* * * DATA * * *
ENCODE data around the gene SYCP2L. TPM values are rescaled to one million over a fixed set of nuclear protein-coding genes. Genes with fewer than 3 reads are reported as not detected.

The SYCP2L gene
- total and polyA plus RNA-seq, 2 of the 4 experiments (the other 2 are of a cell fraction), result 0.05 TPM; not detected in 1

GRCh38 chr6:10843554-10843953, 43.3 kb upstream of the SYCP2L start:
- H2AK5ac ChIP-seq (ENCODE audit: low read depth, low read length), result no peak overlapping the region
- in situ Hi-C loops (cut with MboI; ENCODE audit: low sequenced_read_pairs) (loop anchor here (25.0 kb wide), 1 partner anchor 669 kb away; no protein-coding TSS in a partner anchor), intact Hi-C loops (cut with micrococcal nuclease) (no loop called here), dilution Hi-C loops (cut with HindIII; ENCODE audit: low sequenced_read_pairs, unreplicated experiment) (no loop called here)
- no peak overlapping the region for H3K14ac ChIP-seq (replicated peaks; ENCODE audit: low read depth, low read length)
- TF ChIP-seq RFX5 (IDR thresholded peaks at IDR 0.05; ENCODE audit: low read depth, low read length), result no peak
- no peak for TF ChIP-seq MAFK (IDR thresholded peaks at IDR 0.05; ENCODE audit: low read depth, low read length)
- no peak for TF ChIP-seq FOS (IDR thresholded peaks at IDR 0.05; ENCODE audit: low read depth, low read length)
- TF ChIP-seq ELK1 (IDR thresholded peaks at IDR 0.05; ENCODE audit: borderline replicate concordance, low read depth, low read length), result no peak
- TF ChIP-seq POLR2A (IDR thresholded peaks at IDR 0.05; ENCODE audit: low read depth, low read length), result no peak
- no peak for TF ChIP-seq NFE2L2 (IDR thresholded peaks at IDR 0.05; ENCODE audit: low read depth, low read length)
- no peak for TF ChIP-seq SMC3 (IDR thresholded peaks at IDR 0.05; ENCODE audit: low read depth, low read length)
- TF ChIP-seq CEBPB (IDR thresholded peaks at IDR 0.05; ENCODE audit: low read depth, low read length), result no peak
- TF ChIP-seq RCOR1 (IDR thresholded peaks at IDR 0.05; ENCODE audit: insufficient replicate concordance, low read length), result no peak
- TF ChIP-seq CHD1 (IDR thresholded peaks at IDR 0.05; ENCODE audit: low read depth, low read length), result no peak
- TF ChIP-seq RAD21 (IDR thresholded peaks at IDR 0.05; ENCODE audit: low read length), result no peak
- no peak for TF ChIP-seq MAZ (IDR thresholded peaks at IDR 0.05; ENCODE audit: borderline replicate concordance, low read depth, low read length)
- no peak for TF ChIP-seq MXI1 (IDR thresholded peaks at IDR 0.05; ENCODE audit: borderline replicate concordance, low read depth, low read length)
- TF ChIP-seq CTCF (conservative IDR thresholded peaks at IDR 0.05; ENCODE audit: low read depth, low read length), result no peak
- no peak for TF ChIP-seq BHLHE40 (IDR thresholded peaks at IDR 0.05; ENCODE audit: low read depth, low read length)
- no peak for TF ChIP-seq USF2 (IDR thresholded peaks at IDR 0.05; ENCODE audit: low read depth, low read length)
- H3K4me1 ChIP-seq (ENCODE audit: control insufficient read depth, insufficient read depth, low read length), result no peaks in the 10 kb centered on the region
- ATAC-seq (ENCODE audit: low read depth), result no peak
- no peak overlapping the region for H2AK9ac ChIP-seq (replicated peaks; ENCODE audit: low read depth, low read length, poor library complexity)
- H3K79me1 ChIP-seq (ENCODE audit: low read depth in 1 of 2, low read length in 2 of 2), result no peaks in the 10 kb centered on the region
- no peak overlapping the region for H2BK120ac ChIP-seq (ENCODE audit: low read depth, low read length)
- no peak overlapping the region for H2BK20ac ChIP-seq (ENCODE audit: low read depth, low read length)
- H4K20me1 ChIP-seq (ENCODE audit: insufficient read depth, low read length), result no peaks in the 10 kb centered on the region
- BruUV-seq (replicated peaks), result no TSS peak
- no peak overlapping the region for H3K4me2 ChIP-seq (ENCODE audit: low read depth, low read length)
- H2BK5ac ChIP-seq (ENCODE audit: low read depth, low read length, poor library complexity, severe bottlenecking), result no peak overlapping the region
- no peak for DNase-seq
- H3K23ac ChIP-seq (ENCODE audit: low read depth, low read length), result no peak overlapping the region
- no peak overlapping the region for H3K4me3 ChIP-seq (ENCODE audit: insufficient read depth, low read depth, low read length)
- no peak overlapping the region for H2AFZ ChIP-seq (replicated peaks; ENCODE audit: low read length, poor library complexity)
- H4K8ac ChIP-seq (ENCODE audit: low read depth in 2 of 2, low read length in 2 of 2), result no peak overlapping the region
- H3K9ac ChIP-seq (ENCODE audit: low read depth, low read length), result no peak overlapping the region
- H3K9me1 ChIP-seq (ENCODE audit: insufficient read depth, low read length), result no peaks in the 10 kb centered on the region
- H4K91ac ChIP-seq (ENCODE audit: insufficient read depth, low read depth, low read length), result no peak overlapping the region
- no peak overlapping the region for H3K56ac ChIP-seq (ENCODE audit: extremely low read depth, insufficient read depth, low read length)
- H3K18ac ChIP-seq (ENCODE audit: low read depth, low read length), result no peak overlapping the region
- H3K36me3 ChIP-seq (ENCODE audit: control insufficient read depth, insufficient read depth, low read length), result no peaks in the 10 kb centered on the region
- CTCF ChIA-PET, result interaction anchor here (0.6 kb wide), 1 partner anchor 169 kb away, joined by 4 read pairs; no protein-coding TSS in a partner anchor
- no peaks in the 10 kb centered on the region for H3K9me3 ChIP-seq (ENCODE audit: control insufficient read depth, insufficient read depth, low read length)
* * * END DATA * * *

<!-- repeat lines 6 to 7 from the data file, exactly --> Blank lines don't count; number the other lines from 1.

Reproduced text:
- in situ Hi-C loops (cut with MboI; ENCODE audit: low sequenced_read_pairs) (loop anchor here (25.0 kb wide), 1 partner anchor 669 kb away; no protein-coding TSS in a partner anchor), intact Hi-C loops (cut with micrococcal nuclease) (no loop called here), dilution Hi-C loops (cut with HindIII; ENCODE audit: low sequenced_read_pairs, unreplicated experiment) (no loop called here)
- no peak overlapping the region for H3K14ac ChIP-seq (replicated peaks; ENCODE audit: low read depth, low read length)